JEFFERSON CITY, Missouri – At a time when America’s youth are increasingly concerned with student loan debt, tuition assistance is consistently ranked as a top reason many join the Missouri Air National Guard.
The opportunity to earn a bachelor’s degree at little or no direct financial cost draws many to military service, said Senior Master Sgt. Jorge Gonzalez, the Missouri Air National Guard’s recruiting superintendent.
“No doubt, education benefits are a top reason we hear people want to join the Guard,” Gonzalez said. “Certainly, community service is a factor, but the education benefits that accompany service is something we’re consistently asked about when we visit with potential recruits and families.”
Since 1998, the state of Missouri has invested millions in its National Guard Soldiers and Airmen through the State Tuition Assistance (TA) program. The program has allowed thousands of Missouri Guardsmen to pursue their higher education goals while limiting or avoiding college debt.
The Missouri Air National Guard recently closed the books on fall applications and expects to grant hundreds of awards. In addition to the investment made toward making individual Guardsmen competitive in the modern workforce, the program has provided a direct reinvestment in colleges and universities across the state.
“An Airman becomes eligible for TA upon enlistment,” Gonzalez said. “Currently, they can receive up to $10,998 per year or 39 credit hours. This is big, since there’s no federal TA for Air Guardsmen.”
According to a recent report by the Institute for College Access and Success, 57 percent of Missouri undergraduate students complete college with student loan debt, averaging $27,532 each. State TA allows Missouri Guardsmen to attend in-state colleges and universities at little or no direct cost through their first bachelor’s degree.
“We have hundreds of Airmen participating in the state tuition assistance program, nearly 600 applications are projected to be received by the end of the fiscal year (2018),” said Col. Grace Link, the Missouri Air National Guard’s director of staff. “Higher education is an important component for career development in the military. We require our top senior NCOs (noncommissioned officers) to have an associate’s degree, and a bachelor’s degree is required for those seeking to become commissioned officers.”
According to the Air Force Personnel Center, 8.6 percent of the Regular Air Force’s enlisted Airmen have earned a bachelor’s degree. Similarly, at least 10.3 percent of the Missouri Air National Guard’s enlisted force is documented to have the same level of education. Anecdotally, this percentage thought to be low for Guard Airmen, as each service member has to proactively self-report his or her education and many do not typically do so until it is required for career advancement.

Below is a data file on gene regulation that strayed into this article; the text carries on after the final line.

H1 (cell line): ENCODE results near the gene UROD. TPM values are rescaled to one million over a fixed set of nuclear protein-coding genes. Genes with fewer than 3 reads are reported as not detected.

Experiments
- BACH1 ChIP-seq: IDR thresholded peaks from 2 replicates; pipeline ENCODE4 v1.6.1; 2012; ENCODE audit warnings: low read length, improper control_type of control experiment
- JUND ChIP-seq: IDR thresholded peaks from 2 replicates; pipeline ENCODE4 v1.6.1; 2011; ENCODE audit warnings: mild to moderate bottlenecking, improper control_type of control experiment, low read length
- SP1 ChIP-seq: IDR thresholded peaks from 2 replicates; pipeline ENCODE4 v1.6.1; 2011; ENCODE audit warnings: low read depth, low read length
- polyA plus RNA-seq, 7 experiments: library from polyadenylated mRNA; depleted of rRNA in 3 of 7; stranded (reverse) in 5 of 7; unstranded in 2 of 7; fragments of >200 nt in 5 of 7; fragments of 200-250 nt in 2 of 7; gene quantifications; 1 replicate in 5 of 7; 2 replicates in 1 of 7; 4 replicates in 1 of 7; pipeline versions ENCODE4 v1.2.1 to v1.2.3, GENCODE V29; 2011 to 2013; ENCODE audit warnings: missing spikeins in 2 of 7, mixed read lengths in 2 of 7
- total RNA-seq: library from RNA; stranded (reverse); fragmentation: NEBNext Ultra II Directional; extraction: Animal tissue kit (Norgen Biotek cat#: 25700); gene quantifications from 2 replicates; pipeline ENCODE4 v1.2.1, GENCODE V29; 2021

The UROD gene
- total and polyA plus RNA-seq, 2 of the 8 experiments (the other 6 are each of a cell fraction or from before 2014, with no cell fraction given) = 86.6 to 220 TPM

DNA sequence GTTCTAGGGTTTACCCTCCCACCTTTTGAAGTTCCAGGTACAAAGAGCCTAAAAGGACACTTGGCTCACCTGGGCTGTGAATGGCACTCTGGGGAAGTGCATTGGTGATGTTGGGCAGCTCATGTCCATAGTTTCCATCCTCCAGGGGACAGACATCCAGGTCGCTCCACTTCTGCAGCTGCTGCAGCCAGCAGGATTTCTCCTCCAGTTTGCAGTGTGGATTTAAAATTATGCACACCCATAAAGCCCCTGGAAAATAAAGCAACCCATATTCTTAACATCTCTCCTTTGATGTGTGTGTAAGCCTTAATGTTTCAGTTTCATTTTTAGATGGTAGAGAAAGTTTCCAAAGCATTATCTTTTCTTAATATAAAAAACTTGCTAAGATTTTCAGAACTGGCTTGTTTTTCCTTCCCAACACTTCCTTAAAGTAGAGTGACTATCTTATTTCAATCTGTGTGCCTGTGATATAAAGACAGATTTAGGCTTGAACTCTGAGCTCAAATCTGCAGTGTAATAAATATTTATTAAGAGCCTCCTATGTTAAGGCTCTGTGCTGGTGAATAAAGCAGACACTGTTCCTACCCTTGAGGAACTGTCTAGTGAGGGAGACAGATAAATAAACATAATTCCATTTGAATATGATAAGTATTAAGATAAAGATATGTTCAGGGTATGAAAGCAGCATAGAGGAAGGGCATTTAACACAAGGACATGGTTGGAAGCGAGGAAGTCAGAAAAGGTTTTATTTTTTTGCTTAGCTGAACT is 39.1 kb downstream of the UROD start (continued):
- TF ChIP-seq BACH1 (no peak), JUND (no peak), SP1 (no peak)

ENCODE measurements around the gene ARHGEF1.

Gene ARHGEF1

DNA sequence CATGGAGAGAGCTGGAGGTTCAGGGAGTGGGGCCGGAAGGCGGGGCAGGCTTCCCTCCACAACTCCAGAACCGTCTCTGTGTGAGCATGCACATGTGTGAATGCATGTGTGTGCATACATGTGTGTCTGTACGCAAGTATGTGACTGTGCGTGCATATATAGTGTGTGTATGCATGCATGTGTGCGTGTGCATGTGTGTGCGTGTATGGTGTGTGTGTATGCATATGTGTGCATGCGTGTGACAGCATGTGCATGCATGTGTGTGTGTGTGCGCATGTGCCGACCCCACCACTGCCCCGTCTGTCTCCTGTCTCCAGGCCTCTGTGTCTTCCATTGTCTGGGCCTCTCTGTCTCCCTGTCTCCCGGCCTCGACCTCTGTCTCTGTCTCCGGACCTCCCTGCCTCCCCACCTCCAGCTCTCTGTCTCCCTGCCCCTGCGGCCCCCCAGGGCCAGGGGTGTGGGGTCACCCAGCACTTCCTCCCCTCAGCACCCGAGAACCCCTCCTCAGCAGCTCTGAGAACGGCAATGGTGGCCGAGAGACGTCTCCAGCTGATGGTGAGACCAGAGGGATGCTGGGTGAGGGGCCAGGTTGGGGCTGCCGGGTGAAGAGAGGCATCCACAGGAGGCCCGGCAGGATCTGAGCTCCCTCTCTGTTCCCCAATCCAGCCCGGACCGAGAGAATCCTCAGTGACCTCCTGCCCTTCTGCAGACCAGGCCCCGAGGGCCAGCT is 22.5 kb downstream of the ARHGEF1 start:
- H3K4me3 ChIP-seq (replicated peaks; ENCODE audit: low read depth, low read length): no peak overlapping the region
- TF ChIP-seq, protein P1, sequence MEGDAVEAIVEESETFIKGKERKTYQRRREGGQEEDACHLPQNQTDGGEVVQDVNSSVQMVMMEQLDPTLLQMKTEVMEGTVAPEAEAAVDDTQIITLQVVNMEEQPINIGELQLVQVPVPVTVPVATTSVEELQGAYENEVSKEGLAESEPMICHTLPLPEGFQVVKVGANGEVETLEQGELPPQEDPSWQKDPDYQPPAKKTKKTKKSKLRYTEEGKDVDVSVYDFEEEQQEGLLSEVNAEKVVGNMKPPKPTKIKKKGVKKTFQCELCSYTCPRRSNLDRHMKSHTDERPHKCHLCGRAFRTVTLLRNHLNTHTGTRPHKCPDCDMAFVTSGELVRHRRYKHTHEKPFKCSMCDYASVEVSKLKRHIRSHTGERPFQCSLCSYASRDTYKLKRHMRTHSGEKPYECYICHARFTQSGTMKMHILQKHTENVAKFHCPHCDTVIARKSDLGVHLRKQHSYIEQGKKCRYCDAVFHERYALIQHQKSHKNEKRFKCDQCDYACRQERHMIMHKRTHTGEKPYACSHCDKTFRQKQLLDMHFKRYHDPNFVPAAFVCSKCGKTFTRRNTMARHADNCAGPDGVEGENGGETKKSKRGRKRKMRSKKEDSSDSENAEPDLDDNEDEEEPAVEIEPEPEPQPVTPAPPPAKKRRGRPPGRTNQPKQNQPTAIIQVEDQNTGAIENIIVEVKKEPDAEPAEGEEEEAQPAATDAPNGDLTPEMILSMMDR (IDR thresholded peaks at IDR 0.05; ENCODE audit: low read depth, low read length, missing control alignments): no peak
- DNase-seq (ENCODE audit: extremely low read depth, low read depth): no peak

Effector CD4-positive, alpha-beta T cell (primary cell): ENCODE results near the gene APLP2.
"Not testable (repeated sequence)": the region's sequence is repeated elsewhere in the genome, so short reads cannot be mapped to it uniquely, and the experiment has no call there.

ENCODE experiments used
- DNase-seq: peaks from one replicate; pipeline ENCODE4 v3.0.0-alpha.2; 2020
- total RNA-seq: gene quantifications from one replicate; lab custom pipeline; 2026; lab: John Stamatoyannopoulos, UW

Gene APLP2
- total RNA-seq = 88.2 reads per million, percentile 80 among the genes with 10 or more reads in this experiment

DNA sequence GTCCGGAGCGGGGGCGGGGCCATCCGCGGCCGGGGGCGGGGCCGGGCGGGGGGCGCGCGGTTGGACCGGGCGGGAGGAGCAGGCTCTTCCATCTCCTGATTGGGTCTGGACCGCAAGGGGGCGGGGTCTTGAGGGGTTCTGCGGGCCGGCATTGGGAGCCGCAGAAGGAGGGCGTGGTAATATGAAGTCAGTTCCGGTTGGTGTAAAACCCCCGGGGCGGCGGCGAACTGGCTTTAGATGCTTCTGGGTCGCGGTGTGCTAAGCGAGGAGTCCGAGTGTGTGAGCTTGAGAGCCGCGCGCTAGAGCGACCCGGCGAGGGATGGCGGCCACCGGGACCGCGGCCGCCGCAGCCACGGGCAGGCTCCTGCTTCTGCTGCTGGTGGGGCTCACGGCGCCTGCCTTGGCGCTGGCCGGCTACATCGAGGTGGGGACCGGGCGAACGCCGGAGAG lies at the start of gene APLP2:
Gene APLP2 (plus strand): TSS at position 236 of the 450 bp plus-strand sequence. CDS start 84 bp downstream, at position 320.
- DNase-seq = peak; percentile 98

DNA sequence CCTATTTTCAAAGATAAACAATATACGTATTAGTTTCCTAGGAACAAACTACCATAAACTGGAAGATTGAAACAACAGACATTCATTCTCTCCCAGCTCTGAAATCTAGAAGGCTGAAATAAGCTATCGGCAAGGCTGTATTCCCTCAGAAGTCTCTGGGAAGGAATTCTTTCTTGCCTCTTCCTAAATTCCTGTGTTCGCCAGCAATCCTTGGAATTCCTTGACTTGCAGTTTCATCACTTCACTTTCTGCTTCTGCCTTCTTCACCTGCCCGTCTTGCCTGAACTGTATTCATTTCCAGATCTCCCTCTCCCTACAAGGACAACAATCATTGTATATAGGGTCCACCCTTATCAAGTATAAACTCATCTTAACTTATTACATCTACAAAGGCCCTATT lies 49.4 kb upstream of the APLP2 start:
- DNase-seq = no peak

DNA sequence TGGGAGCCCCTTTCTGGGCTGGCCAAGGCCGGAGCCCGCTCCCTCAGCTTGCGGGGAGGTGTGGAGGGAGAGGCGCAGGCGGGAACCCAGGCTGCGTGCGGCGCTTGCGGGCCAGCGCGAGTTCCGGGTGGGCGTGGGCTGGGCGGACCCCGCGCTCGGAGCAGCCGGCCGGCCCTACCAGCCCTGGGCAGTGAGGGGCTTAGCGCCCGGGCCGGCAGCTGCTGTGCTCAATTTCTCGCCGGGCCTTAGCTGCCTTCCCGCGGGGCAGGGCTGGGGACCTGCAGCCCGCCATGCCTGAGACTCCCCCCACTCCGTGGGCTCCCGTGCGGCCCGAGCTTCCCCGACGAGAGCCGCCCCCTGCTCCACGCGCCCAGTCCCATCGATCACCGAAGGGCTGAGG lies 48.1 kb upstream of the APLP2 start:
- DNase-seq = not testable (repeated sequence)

For at least one junior Airman seeking higher education, debt avoidance is also a top priority.
Senior Airman Mitchel Cochran of Buckner, Missouri, a knowledge operations manager, said he earned a partial scholarship to a private, out-of-state college, but chose to stay in Missouri specifically because of the state’s TA program. He is currently an undergraduate finance major at the University of Missouri-Columbia.
“The only reason I joined when I did was for the education benefits,” Cochran said. “I’m proud to serve, and more attachment has come over time, but my initial questions were about the tuition benefits. Now, with college credits from basic training and tech school, I’m on-track to graduate in December 2018, in three-and-a-half years.”
Cochran’s active duty counterpart would likely be eligible for the federal Air Force TA program, which currently covers 100 percent of tuition, up to 16 credit hours annually – $250 per semester hour, $166.67 per quarter hour, and $4,500 per fiscal year. Additionally, active duty Airmen may also become eligible for a robust Montgomery G.I. Bill package, a benefit not provided to typical Guard Airmen.
Cochran said he had encouragement from his family to earn his degree, but also was not eligible for federal financial aid, a situation many young Missourians face.
“I come from a blue-collar family,” Cochran said. “Eventually, I would like to get into portfolio management or investment management. Avoiding debt has been important.”
In addition to his civilian goals, Cochran said he looks forward to continue his military career, with the goal of becoming a commissioned officer and pilot.
“I’m going to take a private orientation flight next month,” Cochran said. “If it looks like something I want to do, I’ll begin taking flight lessons to prepare for the pilot selection boards next year. Either way, I want to get my private pilot license.”
He attributes his growing confidence to his ability to graduate without the burden of student loans.
“Graduating debt-free means not being weighted down or limited in your dreams,” Cochran said. “It puts you in a position a lot of other people can’t be in. I’ve read, two out of 9 students don’t have a job lined-up when they graduate. If I was $80,000 in debt, I wouldn’t be thinking about going to flight school.”
Confident and knowledgeable Airmen are a key to the Missouri Air National Guard’s future success.
“We’re proud of our Airmen and the skills they bring to the table,” Link said. “They’re patriotic and disciplined, and with higher education, continue to add value to our organization and state.”